(Latin: through, across, over; beyond, by means of)

persuadableness (s) (noun) (no plural)
persuadably (adjective), more persuadably, most persuadably
1. Descriptive of how someone can be urged to do something: Jim's father asked him persuadably to please take out the garbage before dinner.
2. Concerning how a person can be convinced to believe by imploring to reason or understanding: Mary used all kinds of arguments when asking her mother persuadably if she could go to the seaside with her friends.

Jim tried to assure the police in a persuadably acceptable and cogent manner that he was never going to drink while driving again.

persuade (verb), persuades; persuaded; persuading
1. To convince or to cajole someone to do something by reasoning or charming: Mack and Mary tried to persuade Ralph to go on the trip with them.
2. To cause an individual, or individuals, to believe something, or to convince them through reasoning, arguing, or appealing to the emotions for the need of an action: The local agency tried to persuade people that enforced environmental protection should be attempted.

The professor persuaded Peggy to publish her research paper because he was convinced that it was of great value for other people to see and to enjoy.

persuader (s) (noun), persuaders (pl)
persuading technology
Technology that is designed to change attitudes or behaviors of users through persuasion and social influence, but not through coercion.
persuasibility (s) (noun), persuasibilities (pl)
Capable of being convinced or agreeable to doing something that is believed to be true: "Advertisers use the persuasibility of various age groups to target their products."
persuasion (puhr SWAY zhuhn) (s) (noun), persuasions (pl)
1. Communication intended to induce a belief or some action; especially, with reasoning, pleading, or coaxing: It took a lot of persuasion to convince the children to go to bed early on Christmas Eve because they were all excited about Santa Claus coming and what he would bring to them on Christmas morning!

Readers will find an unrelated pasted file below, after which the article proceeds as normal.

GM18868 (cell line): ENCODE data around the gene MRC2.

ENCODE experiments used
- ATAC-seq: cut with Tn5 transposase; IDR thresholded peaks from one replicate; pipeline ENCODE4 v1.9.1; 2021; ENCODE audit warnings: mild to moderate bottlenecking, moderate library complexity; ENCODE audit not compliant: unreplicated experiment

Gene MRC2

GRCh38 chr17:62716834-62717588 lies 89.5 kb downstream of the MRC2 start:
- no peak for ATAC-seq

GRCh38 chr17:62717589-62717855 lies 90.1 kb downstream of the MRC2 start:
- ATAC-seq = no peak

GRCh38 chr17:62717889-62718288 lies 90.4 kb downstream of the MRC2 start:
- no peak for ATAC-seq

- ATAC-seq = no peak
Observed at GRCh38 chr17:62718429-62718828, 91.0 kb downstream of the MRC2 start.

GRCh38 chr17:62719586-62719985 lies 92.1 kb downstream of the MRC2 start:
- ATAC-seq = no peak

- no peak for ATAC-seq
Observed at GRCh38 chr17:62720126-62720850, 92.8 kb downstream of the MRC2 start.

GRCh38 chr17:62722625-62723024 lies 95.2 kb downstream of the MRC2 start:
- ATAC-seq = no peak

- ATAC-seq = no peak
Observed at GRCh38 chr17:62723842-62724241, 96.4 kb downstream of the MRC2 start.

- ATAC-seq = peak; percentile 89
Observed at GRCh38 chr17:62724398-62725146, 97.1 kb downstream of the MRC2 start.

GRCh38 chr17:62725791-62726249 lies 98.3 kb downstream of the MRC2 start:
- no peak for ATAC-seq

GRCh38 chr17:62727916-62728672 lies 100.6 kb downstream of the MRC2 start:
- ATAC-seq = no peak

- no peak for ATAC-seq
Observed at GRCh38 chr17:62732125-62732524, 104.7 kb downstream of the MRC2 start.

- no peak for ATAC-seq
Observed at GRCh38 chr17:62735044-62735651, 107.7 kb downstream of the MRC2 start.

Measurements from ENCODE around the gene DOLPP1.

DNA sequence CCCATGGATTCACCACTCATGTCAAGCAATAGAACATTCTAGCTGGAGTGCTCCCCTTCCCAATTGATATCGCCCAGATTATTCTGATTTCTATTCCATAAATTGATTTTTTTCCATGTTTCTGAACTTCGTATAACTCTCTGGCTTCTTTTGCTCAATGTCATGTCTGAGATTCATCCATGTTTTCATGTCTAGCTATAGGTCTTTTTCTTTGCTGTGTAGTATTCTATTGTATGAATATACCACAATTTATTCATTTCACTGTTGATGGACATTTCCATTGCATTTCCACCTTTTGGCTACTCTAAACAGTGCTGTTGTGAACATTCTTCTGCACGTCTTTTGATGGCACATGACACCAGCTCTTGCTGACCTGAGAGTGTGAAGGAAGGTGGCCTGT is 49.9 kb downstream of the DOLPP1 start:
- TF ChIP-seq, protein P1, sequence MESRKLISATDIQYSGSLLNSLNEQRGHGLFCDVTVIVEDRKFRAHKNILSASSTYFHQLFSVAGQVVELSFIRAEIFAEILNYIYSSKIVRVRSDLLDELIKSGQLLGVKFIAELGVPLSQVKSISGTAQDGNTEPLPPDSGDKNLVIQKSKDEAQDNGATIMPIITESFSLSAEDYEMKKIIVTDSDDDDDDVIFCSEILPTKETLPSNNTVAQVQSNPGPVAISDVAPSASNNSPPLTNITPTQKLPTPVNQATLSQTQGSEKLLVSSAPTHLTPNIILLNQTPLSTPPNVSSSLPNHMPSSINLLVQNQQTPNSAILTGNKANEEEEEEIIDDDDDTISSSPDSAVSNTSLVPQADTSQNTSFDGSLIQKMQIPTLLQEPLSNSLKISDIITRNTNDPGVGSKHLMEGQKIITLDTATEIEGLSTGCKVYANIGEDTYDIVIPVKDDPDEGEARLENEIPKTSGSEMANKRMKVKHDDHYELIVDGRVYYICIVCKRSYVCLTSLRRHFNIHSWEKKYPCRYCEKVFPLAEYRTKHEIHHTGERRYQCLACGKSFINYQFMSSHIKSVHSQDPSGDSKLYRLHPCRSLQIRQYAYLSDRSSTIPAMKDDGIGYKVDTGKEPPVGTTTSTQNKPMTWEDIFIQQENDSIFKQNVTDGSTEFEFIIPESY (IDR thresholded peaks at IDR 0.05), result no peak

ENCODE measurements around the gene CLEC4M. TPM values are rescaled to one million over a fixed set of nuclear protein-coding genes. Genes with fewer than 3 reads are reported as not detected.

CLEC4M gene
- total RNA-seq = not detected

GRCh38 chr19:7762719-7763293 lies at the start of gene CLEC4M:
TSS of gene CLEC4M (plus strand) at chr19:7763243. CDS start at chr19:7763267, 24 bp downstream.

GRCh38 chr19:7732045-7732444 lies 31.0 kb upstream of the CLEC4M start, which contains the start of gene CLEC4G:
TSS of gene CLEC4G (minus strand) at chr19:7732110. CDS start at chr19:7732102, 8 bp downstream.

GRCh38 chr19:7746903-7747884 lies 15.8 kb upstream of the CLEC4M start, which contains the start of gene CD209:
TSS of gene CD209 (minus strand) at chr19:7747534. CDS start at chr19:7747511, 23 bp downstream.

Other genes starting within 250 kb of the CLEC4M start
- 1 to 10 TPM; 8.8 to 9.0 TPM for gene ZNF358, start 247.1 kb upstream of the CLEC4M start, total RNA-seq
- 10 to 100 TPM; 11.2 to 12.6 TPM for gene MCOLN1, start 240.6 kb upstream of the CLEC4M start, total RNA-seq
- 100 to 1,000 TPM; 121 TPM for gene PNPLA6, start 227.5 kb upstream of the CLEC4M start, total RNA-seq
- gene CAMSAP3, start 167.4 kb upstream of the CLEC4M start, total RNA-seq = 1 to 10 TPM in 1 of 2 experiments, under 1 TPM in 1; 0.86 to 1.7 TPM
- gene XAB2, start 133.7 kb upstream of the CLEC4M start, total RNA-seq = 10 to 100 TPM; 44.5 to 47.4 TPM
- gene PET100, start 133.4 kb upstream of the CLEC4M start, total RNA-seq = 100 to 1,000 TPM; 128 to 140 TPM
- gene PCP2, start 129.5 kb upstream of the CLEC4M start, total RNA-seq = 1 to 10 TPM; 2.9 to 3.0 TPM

2. A personal belief or judgment which is not necessarily based on proof or any thing that is certain; especially, for having good reasons for doing it: Lynn was convinced that her father’s persuasion of going to the fitness studio and exercising as often as possible was justified.
1. Being able to cause people to do or to believe something: "She presented a persuasive argument as to why we should buy the book."
2. Causing a person to believe the truth of something: "The minister preached persuasive reasons why people should maintain honesty in their lives."
pertain (verb), pertains; pertained; pertaining
1. To relate to something or to have a reference or connection to a person or thing.
2. To be appropriate or suitable.
3. To be a part of something or belong to to it; especially, as an attribute or accessory.
4. Etymology: from Latin pertinere; literally, "to hold to".
pertinacity (s) (noun), pertinacities (pl)
The state of showing stubborn persistence; persistent determination; perseverance; tenaciousness: People who have the character of pertinacity usually possess a strong will, are self-confident, and have a lot of courage and conviction. :
perturb (verb), perturbs; perturbed; perturbing
1. To disturb or disquiet greatly in mind; to agitate: Mike's parents were perturbed by the low grades he got on his report card in school.
2. To cause someone to be worried or upset: Andy's mother and father were perturbed that he was thinking about not going to school anymore.
3. To make uneasy or anxious: Helena's teacher was perturbed by the lack of interest of his students in his chemistry class.
4. Etymology: from Latin perturbare, "to confuse, to disturb"; from a combination of per-, "through" + turbare, "to disturb, to confuse, to throw into disorder."
To greatly upset or to agitate.
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To significantly make uneasy or anxious.
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